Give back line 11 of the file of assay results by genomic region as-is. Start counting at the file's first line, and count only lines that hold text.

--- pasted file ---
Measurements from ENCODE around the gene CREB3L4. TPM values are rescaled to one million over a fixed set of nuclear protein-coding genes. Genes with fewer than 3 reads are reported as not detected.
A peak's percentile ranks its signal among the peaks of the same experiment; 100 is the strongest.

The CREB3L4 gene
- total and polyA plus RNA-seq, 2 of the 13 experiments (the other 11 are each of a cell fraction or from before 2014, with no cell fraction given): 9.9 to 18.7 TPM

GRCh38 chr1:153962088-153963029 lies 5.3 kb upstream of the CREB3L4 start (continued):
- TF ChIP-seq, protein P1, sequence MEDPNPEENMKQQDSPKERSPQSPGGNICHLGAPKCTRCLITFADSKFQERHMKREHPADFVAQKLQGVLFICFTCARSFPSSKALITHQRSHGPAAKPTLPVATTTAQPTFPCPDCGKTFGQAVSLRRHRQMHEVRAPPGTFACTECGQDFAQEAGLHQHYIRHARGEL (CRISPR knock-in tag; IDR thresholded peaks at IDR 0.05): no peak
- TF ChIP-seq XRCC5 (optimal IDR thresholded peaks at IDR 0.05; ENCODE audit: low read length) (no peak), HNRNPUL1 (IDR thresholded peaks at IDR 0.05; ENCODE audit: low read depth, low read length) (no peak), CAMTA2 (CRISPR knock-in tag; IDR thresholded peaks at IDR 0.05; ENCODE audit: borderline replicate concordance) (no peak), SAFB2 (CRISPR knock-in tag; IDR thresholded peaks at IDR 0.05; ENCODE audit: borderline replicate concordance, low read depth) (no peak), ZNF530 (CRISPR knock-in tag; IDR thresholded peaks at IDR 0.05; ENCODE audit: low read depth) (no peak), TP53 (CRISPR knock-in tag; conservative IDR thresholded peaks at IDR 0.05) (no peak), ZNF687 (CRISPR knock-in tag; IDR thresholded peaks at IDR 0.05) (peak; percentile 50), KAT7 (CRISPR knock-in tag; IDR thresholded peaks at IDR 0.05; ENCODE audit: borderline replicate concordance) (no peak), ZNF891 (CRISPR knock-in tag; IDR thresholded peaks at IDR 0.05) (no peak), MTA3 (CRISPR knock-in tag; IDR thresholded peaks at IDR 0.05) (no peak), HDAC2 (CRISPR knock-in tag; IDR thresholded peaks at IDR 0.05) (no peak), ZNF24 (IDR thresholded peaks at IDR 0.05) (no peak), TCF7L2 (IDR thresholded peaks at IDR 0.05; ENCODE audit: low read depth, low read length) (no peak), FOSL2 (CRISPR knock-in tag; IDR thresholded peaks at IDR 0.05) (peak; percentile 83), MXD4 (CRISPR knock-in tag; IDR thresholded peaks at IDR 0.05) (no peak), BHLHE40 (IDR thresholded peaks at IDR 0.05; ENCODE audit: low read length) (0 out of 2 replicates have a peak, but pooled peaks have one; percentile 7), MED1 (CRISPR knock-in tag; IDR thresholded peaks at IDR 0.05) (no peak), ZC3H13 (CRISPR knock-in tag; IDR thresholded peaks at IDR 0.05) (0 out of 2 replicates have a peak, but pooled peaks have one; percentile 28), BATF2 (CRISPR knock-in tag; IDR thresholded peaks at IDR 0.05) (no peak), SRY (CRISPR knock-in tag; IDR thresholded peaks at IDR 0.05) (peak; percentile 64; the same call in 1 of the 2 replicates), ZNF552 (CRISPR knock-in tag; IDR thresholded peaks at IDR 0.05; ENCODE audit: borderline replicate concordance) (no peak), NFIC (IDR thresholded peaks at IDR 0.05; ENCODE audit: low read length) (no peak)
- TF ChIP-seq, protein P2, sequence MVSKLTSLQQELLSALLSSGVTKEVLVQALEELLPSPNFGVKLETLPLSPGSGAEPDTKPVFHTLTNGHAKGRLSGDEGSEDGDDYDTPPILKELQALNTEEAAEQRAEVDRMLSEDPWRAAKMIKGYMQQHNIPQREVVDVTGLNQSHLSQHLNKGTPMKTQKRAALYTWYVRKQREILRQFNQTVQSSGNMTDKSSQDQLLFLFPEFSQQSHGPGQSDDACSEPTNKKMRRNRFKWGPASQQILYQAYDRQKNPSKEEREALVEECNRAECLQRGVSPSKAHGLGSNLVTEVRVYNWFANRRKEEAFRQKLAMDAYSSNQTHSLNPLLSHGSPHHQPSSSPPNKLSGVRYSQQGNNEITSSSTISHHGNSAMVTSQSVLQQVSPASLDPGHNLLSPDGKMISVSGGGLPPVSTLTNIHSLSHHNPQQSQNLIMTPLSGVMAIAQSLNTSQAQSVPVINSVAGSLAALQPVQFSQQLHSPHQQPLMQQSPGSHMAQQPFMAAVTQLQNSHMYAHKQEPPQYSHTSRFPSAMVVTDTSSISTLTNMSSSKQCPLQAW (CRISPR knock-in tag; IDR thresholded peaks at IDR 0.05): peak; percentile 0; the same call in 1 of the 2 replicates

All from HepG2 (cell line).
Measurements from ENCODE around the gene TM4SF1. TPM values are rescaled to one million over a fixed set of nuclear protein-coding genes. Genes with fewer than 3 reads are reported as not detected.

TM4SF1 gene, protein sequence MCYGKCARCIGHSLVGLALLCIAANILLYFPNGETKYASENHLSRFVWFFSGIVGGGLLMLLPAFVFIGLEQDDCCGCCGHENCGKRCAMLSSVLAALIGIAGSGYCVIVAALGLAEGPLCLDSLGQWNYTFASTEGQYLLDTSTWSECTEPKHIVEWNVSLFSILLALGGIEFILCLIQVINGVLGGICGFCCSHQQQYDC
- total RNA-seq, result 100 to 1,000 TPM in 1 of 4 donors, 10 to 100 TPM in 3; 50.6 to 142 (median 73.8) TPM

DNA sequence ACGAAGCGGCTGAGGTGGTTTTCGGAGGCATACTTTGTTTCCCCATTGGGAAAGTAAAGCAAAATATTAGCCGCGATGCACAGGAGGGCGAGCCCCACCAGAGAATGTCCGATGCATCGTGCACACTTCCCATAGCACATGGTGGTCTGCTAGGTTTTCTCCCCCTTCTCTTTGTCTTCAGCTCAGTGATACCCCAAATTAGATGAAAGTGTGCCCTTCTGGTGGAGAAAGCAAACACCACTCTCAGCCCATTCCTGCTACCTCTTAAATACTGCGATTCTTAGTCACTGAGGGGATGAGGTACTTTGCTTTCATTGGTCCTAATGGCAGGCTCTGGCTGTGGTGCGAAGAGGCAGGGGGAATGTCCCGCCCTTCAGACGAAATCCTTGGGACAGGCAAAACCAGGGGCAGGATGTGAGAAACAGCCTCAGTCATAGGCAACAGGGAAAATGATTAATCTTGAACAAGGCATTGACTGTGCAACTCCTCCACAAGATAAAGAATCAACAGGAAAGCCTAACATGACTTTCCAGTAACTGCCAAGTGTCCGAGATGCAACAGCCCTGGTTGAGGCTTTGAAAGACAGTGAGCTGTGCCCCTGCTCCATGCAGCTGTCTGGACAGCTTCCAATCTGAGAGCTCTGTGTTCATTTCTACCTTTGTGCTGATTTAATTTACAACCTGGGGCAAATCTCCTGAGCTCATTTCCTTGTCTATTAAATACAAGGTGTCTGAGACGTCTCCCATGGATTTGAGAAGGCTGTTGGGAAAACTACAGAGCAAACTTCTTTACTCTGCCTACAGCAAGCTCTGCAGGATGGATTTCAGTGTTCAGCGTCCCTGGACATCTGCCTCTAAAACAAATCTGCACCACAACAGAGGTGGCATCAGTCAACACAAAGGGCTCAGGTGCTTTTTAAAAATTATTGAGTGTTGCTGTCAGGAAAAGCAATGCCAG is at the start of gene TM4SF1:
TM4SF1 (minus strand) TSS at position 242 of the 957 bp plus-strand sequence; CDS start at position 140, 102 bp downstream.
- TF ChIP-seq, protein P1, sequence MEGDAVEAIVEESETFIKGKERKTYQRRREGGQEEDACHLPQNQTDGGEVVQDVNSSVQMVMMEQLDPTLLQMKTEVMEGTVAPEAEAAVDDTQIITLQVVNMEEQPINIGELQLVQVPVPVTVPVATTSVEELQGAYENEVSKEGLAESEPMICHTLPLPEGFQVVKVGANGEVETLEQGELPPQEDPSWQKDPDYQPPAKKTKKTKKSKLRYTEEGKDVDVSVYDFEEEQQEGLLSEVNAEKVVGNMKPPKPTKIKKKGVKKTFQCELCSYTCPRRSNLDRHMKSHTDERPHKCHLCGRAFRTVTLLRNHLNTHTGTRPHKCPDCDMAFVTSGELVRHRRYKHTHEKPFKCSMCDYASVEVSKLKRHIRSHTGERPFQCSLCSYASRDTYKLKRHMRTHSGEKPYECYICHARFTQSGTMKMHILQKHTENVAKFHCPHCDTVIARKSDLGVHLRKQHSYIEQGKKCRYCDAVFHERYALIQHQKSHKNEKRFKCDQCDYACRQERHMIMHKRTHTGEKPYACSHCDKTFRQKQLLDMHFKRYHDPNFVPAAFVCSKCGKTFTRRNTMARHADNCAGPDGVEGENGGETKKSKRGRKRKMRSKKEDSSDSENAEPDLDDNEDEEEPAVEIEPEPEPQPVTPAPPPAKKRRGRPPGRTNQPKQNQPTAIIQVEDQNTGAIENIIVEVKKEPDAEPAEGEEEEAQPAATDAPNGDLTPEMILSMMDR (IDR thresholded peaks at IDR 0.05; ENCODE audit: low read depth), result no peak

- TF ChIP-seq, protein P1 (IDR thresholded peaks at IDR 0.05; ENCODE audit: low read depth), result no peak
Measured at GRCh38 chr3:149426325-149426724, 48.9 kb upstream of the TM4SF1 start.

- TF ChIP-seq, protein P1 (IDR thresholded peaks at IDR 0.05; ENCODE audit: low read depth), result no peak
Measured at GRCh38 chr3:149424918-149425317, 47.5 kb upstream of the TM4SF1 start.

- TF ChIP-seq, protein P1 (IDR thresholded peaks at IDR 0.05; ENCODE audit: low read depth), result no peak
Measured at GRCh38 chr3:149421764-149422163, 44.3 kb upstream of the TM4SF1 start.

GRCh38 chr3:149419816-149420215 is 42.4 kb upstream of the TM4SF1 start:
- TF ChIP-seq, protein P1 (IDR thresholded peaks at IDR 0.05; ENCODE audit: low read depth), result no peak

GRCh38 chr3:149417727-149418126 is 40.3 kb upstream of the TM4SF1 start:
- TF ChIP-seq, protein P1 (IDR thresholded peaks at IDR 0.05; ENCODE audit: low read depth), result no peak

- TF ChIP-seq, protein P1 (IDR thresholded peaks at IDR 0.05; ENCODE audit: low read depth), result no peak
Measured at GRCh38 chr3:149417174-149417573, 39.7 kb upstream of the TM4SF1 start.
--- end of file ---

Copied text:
TM4SF1 gene, protein sequence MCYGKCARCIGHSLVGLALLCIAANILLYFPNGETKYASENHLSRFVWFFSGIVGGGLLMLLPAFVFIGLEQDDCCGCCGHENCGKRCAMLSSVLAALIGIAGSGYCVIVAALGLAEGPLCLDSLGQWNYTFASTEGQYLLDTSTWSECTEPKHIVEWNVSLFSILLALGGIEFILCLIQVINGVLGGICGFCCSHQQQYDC